Understand Fire Cleaning Principles
Processes For Growing Restoration Companies
Understand Fire Cleaning Principles
This is an example template process. By importing this process, whether you customize it or not, you acknowledge that KnowHow is not liable for the content contained, implementation or use of this example process.

Follow this process in order to understand the basic chemistry and principles of the cleaning that we do during a fire mitigation job.
Step 1: Solvent Action
Most water-based cleaning products used in fire mitigation are alkaline (pH 7-14) because smoke residues are usually acidic (pH < 7). The higher the pH is, the more aggressive the cleaning product will be. Note: pH is a measure of the concentration of hydrogen atoms in a given solution.

Because smoke residues are often oily, a solvent is required to remove them - a solution in which the residue can be dissolved for removal. Each type of solvent can dissolve different things. Water is the most common solvent to use (sometimes called the 'universal solvent') but organic solvents may be used for greasy, oily or waxy things.
Step 2: Chemical Reaction
In this type of cleaning, the product used will react with the substance and create a third substance that can be easily wiped away.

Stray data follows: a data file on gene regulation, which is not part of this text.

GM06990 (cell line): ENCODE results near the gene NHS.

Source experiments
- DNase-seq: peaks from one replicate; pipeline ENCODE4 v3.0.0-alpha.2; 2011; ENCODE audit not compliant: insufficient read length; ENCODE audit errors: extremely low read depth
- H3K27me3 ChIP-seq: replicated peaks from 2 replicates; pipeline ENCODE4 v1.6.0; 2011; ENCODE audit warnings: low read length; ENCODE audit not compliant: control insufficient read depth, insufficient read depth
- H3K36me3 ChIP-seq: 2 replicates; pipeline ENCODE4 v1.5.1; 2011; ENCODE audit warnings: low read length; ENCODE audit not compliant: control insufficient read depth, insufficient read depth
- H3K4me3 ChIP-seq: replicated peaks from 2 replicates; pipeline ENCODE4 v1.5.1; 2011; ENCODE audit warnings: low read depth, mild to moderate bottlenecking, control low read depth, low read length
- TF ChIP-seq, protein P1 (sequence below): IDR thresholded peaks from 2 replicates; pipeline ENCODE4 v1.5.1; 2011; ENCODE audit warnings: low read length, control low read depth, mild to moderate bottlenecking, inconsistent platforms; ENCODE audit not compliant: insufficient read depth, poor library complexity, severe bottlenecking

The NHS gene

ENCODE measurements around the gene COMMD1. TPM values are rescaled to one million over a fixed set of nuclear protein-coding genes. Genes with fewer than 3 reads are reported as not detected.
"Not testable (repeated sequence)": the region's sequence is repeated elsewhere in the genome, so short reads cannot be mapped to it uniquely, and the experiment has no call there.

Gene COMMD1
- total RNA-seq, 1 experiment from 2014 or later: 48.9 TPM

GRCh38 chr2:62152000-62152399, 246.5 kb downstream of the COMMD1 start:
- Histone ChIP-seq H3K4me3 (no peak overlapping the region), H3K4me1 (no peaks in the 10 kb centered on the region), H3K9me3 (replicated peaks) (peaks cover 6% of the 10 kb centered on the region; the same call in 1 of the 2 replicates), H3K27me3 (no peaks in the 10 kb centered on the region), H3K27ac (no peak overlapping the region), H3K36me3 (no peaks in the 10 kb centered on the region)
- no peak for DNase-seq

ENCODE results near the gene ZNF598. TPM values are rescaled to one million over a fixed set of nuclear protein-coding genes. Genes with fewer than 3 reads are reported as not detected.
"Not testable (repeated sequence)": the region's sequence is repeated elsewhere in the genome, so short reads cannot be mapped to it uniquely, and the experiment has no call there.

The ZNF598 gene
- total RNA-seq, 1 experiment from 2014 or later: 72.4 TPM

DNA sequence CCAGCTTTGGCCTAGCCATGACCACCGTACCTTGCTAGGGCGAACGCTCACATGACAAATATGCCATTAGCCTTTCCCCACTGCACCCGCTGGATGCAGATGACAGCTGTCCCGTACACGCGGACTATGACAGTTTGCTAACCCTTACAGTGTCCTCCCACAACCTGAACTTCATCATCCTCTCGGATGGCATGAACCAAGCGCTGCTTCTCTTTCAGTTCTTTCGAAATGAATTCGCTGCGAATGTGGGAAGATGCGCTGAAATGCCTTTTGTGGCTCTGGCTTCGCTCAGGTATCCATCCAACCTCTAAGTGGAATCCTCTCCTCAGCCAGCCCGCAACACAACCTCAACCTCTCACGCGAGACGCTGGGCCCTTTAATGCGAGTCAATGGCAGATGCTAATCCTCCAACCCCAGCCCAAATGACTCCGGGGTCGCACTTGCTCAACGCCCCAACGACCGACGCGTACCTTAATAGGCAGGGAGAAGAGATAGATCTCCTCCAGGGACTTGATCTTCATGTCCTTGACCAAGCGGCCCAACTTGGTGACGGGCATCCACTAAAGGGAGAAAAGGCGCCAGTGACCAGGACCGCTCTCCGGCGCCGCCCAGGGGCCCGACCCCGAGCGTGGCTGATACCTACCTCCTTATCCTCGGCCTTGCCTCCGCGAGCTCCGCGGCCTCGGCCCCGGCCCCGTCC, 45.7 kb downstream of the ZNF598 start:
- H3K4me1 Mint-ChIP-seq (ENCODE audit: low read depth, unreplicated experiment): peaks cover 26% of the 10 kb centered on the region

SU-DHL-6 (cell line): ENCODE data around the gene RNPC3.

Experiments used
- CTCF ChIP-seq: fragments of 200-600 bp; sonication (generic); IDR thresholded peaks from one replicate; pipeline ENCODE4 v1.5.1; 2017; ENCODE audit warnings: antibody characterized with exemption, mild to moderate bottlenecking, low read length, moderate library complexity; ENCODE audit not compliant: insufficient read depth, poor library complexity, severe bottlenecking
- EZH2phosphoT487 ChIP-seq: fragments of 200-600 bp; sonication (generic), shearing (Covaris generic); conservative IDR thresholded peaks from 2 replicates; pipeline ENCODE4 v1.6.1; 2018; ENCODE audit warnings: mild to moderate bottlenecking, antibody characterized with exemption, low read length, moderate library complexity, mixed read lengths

Example: Rust (oxidized metallic residue) reacts with acidic cleaning products. Then it can simply be washed away.
Step 3: Lubrication
Lubrication is the act of reducing friction between the surface and the smoke residue. This allows for removal of the residue without scratching the surface.

Example: Vegetable oil soap is often used on finished wood surfaces that won't be damaged by water.
Step 4: Agitation
Agitation is the act of using physical force to suspend soot and smoke residue. The tool used may be soft (terrycloth towel) or hard (bristled brush) with the level of contamination and type of surface determining the cleaning agent used.
Step 5: Temperature
Cleaning under high temperature causes faster results because chemical reactions occur more quickly, pores become open, and the material dries more quickly. Always check to make sure the surface can withstand high temperature.
Step 6: Dwelling Time
Dwell time is the amount of time during which a cleaning agent is in contact with the contaminated surface. Follow the manufacturer's instructions regarding dwell time, as it changes from product to product.